Editorial: IHSA directives help foster some prep sports dreams, but we must stay ready to adapt

  • The "Friday Night Lights" high school fall football tradition will be moved to next spring under rules announced by the Illinois High School Association.

    The "Friday Night Lights" high school fall football tradition will be moved to next spring under rules announced by the Illinois High School Association. Daily Herald File Photo

The Daily Herald Editorial Board
Updated 7/30/2020 12:09 PM

Glenbard West High School football tight end Denin Limouris spoke for young athletes, parents and prep sports fans across the suburbs when he said in a story reported Tuesday by our Orrin Schwarz, "We really don't want this season taken away from us."

Limouris and his Hilltoppers have dreams of state championship glory this season, but whether or not such lofty expectations are realistic in all circumstances, every player and every fan longs for the opportunity to experience the uniquely powerful emotions of athletic competition. The joy of big dreams. The pride of constant improvement. The thrill of achievement, even if it sometimes is tempered with the sting of disappointment. These are ever-present drivers of the high school experience.


And it looks like, although modified, most athletes will not yet lose them entirely to the pandemic in the school year ahead.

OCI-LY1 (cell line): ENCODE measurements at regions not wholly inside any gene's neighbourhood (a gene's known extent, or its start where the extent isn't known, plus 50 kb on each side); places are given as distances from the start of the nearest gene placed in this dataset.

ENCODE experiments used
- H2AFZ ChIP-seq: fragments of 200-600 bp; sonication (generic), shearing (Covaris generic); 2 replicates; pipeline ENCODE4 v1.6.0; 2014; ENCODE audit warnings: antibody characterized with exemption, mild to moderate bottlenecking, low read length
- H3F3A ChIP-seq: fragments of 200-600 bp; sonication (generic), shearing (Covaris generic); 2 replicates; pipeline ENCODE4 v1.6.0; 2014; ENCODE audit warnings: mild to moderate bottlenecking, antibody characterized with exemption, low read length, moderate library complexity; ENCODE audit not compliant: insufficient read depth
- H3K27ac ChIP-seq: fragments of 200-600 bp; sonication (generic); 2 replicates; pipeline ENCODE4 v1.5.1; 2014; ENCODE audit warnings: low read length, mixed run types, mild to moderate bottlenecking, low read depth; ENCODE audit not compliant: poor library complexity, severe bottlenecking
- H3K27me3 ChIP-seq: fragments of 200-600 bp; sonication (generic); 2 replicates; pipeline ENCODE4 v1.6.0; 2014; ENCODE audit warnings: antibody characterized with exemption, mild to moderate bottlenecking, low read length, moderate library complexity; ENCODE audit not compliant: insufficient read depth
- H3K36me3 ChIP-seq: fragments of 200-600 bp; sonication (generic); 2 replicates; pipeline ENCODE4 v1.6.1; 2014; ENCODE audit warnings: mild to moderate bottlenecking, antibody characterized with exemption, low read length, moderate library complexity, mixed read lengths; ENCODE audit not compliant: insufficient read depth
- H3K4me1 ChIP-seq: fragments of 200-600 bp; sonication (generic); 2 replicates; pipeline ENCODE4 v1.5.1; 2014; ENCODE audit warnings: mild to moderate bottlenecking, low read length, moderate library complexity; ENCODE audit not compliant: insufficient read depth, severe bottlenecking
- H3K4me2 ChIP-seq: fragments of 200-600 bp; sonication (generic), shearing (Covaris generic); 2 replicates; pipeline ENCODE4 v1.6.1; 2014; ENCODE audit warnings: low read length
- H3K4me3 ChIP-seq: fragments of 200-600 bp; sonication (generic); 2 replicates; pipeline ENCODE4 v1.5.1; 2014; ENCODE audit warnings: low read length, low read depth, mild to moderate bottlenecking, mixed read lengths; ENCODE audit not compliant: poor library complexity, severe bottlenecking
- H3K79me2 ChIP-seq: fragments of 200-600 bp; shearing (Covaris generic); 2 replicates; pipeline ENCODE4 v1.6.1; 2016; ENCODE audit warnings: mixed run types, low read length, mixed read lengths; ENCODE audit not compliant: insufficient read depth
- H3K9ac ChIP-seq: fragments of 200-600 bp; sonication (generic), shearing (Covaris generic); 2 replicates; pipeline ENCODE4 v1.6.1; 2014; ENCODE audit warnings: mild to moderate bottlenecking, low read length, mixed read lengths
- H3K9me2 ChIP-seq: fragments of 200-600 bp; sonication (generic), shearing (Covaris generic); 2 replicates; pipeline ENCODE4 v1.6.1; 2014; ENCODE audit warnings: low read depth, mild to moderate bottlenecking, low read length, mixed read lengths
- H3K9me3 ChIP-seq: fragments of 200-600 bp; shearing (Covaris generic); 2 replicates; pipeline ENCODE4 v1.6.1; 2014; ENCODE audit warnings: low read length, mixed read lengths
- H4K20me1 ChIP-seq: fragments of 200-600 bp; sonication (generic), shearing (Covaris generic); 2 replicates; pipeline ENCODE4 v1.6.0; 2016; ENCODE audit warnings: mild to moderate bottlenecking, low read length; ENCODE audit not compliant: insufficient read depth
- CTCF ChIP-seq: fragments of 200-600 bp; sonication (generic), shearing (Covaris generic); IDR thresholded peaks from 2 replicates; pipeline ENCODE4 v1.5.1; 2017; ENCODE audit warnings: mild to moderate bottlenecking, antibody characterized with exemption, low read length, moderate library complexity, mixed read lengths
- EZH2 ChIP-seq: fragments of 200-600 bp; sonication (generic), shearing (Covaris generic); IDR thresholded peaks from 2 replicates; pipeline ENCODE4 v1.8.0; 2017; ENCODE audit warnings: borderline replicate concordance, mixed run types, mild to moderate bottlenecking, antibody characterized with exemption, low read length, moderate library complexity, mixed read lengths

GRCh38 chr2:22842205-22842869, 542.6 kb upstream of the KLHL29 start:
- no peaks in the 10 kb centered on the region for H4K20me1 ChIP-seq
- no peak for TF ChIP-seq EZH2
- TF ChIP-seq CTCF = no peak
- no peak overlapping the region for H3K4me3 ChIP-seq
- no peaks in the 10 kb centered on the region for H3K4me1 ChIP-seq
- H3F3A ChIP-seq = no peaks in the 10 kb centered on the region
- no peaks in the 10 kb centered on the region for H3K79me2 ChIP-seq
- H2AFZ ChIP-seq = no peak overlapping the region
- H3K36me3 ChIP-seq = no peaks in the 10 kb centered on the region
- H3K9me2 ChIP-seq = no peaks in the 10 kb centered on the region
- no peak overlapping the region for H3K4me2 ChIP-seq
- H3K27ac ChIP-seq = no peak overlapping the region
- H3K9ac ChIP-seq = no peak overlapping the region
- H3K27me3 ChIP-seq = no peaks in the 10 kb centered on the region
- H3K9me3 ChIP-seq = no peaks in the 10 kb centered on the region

On Wednesday, the Illinois High School Association issued directives designed to permit sports according to conditions set forth by Gov. J.B. Pritzker under guidance from the state Department of Public Health. Sports are broken into three classes of risk based on the amount of contact involved and the proximity of players to each other. Four levels of play are created depending on health conditions, ranging from contactless practices to tournaments and out-of-conference competition.

It's not a dream scenario. Autumn's "Friday Night Lights" tradition of prep football games will be moved to the spring, along with girls volleyball and boys soccer, while other fall sports -- golf, cross country and girls swimming and tennis -- will stay put. But it may help everyone to stay protected and safe, which -- dreams of glory or no -- must remain the primary, ongoing consideration, for the students themselves, of course, as well as for all the people they may come in contact with.

"Changes may come," acknowledged said IHSA executive director Craig Anderson, "and if they do, we will be agile while putting safety and students first."

No other approach is prudent or reasonable, which means a measure of uncertainty will hang over every athlete from this fall's cross country runners to Limouris and suburban football players everywhere next spring. Already we are seeing how capricious this disease can be as school districts north, south, east and west find themselves abruptly changing previously announced plans for fall reopening. And, as dear as extracurricular dreams are to high school athletes, they are no less so for high school actors and actress, dancers, speech contestants, singers, musicians and more.

No one, whatever our aspirations and endeavors, wants this season "taken away from us," but a frustrating reality of this unnerving year is that that prospect looms constantly over our shoulders. Thankfully, the IHSA has given student athletes a glimmer of hope to cling to. May we all be so fortunate yet always prepared to adapt throughout the seasons ahead.

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